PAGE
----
“Mister Josephs, please let these two through.” She said, still maintaining her perfect smile. The soldier grunted, looked us both over, and let us through. As I pressed the button for an elevator, I turned to watch four janitors approach the front desk. As Selena and I entered the elevator, they were let through. Before the elevator doors closed, I watched as the oldest janitor reach into his uniform and draw a pistol and call for an elevator.
We had gotten through the front desk without a hitch. Our superiors could not have done a better job scheduling the mission, because Lacey Tower was expecting cleaners the same day. I looked around as we passed the front desk. Three gold-painted elevators waited along a blank wall. As I opened my mouth to ask for the riders of one elevator to hold the door, Bear drew his pistol and pressed the button for another. I nervously glanced at the two soldiers that had their backs to us, and as the elevator signaled its arrival I rushed inside without a second glance. Once inside, Bear snapped a magazine into his weapon. The rest of us drew ours, making sure they were loaded. I was smart enough to suggest silencers, and as we attached them Bear looked at the squad.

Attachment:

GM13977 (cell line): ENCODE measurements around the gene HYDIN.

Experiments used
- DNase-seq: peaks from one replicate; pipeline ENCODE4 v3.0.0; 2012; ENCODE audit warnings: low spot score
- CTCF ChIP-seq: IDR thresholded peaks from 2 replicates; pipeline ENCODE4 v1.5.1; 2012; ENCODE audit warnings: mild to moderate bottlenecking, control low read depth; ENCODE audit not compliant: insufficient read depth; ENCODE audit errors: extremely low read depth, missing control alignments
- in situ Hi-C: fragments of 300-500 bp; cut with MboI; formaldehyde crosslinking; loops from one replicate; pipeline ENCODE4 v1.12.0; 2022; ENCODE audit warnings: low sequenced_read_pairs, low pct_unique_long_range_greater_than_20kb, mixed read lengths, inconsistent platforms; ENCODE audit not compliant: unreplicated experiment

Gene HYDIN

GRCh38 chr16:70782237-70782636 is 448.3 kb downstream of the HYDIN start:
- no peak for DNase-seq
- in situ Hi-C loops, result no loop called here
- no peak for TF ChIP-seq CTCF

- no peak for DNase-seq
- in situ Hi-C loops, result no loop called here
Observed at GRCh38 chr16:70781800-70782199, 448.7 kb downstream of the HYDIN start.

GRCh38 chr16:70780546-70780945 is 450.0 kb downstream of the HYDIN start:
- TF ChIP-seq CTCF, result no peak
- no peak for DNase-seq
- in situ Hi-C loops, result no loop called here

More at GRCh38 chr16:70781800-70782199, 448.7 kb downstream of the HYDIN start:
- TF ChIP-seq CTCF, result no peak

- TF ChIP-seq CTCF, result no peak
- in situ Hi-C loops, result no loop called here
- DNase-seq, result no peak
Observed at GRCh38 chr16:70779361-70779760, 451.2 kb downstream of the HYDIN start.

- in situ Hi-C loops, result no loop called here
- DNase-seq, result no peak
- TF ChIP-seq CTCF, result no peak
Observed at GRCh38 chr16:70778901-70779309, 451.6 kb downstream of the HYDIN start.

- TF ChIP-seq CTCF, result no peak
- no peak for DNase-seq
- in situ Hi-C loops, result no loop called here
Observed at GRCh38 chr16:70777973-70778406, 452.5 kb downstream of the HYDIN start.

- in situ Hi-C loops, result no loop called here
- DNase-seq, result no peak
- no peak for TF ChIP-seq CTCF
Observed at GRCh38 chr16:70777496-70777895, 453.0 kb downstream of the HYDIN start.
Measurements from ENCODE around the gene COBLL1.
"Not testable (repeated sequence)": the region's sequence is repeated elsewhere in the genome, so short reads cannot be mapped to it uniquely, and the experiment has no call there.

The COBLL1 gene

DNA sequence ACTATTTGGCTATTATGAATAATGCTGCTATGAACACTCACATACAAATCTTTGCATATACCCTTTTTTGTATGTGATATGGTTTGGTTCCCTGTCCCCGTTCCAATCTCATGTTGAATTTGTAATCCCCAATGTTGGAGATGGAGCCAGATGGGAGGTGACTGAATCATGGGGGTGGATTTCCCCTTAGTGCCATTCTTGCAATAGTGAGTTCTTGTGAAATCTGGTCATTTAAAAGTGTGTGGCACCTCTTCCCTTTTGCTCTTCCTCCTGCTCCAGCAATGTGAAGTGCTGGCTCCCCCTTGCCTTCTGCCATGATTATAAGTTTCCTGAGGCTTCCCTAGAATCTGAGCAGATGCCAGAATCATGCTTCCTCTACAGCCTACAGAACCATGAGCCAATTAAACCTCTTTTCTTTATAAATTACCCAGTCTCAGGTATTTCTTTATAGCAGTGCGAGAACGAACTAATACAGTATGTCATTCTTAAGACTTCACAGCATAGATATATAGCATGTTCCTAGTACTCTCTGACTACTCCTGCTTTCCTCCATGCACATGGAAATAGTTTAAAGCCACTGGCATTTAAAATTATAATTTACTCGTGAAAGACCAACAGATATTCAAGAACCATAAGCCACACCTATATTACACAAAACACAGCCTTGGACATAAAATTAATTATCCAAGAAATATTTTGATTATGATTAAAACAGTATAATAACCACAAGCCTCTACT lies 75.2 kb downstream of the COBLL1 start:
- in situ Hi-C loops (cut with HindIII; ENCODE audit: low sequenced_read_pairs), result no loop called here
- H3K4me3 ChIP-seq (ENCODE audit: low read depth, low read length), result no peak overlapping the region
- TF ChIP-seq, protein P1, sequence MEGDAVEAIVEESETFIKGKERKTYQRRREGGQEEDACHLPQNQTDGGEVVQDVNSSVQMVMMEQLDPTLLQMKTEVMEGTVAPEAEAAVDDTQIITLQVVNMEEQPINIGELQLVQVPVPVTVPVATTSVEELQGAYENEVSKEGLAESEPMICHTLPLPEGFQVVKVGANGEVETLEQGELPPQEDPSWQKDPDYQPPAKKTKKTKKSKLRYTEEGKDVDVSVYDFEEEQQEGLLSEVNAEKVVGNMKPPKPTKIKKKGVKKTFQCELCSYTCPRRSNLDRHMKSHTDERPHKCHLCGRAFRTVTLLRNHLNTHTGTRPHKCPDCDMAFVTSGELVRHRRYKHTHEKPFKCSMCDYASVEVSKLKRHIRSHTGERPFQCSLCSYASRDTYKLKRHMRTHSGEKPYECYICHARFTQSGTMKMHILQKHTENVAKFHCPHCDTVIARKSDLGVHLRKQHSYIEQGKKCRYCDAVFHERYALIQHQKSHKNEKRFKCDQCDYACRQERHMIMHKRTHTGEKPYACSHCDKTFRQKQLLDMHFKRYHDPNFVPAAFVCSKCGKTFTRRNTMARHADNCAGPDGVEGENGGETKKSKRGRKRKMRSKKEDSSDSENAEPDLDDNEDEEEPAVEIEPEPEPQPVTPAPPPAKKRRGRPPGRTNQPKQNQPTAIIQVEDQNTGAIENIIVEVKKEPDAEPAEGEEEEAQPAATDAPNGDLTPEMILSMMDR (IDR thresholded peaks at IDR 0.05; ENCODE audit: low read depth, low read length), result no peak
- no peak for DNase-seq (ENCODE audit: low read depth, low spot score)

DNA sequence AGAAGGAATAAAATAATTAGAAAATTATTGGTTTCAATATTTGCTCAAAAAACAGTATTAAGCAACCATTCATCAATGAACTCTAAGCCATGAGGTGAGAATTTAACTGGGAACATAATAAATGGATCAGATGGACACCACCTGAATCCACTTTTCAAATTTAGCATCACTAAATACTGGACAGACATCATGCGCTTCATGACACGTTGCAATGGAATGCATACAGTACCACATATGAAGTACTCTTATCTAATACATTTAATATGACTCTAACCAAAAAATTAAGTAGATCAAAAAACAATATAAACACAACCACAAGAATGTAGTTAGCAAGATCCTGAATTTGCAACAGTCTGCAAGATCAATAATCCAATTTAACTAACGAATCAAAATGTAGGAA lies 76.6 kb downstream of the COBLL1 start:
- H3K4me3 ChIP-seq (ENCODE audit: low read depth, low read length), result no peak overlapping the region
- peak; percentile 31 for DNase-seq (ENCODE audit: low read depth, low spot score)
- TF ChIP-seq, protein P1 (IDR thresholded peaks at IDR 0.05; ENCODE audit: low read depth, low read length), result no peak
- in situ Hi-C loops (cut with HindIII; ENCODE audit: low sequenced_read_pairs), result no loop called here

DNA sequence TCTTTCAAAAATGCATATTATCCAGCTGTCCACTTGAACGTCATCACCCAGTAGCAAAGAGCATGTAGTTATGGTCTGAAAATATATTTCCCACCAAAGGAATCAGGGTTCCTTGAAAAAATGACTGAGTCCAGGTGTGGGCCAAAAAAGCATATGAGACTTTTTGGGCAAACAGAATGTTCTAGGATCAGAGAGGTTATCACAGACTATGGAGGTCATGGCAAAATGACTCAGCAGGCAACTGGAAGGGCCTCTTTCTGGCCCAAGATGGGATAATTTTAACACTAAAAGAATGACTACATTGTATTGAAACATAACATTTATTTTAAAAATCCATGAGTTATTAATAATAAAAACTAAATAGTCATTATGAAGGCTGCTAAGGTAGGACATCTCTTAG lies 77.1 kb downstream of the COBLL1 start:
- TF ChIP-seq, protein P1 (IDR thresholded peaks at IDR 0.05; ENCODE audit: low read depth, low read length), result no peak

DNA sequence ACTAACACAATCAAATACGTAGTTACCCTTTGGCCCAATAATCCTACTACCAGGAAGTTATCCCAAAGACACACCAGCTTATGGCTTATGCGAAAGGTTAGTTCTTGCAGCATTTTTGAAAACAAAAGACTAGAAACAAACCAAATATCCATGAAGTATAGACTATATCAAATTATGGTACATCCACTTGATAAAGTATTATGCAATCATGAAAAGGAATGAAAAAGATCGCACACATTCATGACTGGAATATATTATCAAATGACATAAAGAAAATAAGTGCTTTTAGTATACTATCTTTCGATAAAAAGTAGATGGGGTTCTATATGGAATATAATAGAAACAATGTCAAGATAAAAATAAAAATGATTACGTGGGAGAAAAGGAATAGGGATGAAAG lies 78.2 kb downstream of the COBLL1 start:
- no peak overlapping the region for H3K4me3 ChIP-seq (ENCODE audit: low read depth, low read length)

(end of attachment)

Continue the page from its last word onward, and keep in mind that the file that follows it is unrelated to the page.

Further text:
“I won’t ask if everyone’s ready, because this is happening ready or not. The only advice I can give is this: once we’re out of this elevator, we shoot first and ask questions later,” He paused momentarily to allow these words to sink in, then turned to me, “Dawn, get the camera ready.”
I nodded and reached into the jacket pocket of my uniform. Command had provided a small camera for the mission. Procuring it, I looped it around my ear and twisted the head of it. A light illuminated from the corner of my eye, which I assumed meant that the device was recording. Twisting it again, I turned it off and leaned against the wall of the elevator. None of us spoke, and the only sound that could be heard was the quiet hum of the elevator. I felt myself break out into a nervous sweat, and my heartbeat began to race.
Control yourself. This is a mission like any other. Nothing special about it. Just do your job. I said to myself. But I questioned whether or not that I actually believed that. Unfortunately, I had no time to ponder.
With a quaint beep, the elevator opened and we filed out.
Raleigh, North Carolina